The final report will include complete documentation of the final methods and programming code for both the wildlife habitat and decision models. All source code created for this project will be included. Field monitoring results will be summarized in GIS data layers and tables. Validation, verification and uncertainty analyses will be documented and summarized. The principal product will be a spatial decision support system for the selected project area, user documentation, a final workshop to introduce users to the system operation, and an example scenario, including GIS data layer inputs and outputs, using the SDSS to address a task or problem. Final products will include a manuscript submitted to a peer-reviewed scientific publication. Interim semi-annually reports will be provided to ensure communication between PIs and contract office technical representatives (COTR's). Annual reports will include data summaries that follow the data management policies of the SFNRC.

Project Title: Integrating Wading Bird Empirical Data into a Model of Wading Bird Foraging Success as a Function of Hydrologic Conditions

Principal Investigator: Dale E. Gawlik, Florida Atlantic University, Boca Raton, Florida
Duration of Proposed Work: September 1, 2003 - August 31, 2005

Project Scope of Work

Declining wading bird populations in the last century have been considered one of the most prominent signs of the degradation of the Everglades ecosystem. Consequently, recovery of these populations will be a key indicator of successful restoration efforts. It has been hypothesized that the specific mechanism by which Everglades degradation has led to declining bird populations is related to changes in hydropatterns. These changes have most likely altered the availability of prey to wading birds.

Prey availability is determined by both the abundance of prey and the vulnerability of prey to capture. Prey abundance is affected by factors such as nutrient levels and hydroperiod whereas vulnerability to capture is affected by such things as behavior of the prey species, water depth, vegetation density, and body size.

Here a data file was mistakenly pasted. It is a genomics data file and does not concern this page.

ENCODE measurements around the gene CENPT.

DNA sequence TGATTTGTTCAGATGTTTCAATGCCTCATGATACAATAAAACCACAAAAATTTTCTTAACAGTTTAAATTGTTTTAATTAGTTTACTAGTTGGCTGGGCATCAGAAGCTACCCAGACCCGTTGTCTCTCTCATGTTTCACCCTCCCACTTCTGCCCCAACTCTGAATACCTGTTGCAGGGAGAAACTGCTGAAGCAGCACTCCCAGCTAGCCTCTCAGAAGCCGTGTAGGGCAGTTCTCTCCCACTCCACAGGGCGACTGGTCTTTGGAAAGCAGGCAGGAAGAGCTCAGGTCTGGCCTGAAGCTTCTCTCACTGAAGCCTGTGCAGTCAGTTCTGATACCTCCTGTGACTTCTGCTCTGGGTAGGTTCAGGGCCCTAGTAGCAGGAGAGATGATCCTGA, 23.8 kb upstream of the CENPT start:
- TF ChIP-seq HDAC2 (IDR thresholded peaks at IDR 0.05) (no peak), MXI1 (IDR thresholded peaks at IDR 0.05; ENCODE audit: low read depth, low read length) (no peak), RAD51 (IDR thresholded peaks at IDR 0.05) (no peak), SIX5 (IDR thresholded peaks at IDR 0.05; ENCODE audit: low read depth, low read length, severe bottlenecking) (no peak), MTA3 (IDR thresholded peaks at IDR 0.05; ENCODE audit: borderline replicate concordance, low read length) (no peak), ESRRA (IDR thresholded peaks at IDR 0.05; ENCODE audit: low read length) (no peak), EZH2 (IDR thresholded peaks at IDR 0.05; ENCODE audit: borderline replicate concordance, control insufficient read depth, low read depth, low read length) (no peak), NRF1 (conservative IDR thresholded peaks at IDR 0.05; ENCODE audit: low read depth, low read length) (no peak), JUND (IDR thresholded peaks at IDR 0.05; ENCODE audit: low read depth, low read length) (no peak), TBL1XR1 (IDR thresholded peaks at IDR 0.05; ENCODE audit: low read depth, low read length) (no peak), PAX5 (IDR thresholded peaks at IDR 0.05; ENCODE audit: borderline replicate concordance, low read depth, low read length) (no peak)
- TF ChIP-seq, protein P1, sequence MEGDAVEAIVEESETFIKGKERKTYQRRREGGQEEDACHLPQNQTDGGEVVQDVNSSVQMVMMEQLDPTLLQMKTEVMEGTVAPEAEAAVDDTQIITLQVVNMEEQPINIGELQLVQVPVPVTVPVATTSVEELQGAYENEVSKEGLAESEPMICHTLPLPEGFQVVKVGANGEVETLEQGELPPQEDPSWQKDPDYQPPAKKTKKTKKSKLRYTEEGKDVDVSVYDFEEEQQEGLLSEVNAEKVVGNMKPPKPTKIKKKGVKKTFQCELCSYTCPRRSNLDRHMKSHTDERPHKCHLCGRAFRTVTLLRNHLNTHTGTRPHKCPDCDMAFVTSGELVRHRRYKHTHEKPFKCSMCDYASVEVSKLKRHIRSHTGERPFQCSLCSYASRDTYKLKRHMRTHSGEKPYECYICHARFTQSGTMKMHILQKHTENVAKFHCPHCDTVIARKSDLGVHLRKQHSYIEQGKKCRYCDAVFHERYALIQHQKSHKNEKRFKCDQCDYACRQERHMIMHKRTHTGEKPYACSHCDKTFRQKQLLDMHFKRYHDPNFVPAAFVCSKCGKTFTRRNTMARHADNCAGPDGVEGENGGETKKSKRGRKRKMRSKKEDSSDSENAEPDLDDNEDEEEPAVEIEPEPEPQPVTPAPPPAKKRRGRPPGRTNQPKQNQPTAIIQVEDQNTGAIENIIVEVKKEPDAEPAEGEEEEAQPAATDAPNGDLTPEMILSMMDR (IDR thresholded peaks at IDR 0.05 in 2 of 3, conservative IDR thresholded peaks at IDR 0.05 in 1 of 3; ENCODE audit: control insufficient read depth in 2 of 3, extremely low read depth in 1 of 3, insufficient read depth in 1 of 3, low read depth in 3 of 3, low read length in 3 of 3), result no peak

Each component of prey availability is affected differently under various water management scenarios. For example, management for long periods without severe drydowns changes the species composition of the fish community. Different species of fishes exhibit different behavioral response to predators, thus changing their availability to capture. Moreover, these behavioral differences of the prey may be dependent on water depths. When the water column is deep, social species like the golden shiner (Notemigonus crysoleucas) may occur in schools and present wading birds with a very different capture probability than more solitary fishes like the bluegill (Lepomis macrochirus). However, as the water level recedes, capture probabilities of the two species may converge.

Ongoing modeling efforts in south Florida, such as the Federal Across Trophic Level System Simulation (ATLSS) program, integrate information on hydrology and wading bird food availability to provide predictive power for future water management decisions. Currently, the biggest information gap limiting the wading bird component of ATLSS is foraging success as a function of prey availability and water depths. We conducted a series of experiments aimed at determining the effects of water management (manifested through changes in prey availability) on the use of foraging sites by wading birds. The wading bird data collected and analyzed provides strong evidence for the relationships of water depths, fish densities, fish sizes, and fish species to availability to wading birds.

These data complete what is needed to make the wading bird bioenergetic model developed by Wilfried Wolff a useful tool for science and management. The individual wading bird in that model is described by a set of species-specific rules that govern its behavioral activities. A model wading bird does not operate on a fixed time scale, because its behavioral activities are of different duration. Instead, the wading bird model uses an event-driven approach, in which each bird sets its own time scales depending on its current activities. In its current version, the wading bird model operates on spatial grid of 500 m x 500 m grid cells. The model keeps track of colony sizes and the number of nesting adults as well as the number of successfully fledged nestlings after the breeding season is over. Because energetic constraints drive most of their activities, in particular the onset and timing of nesting, different environmental conditions will lead to varying reproductive behavior and recruitment of young wading birds into the population.

  1. The basic structure of the wading bird model is complete and has been parameterized for the wood stork.
  2. The wood stork model has been linked to the landscape fish model (ALFISH). It is now producing output at the University of Florida.
  3. The model has been used to demonstrate that decreases in area available for foraging can have a major impact on nesting success.
Additional work is needed to integrate and test the new information on wading bird feeding with the ATLSS wading bird SESI model and Wolff's model and integrate in the new data and test. This can be accomplished through a graduate student who is familiar with the work working with UT.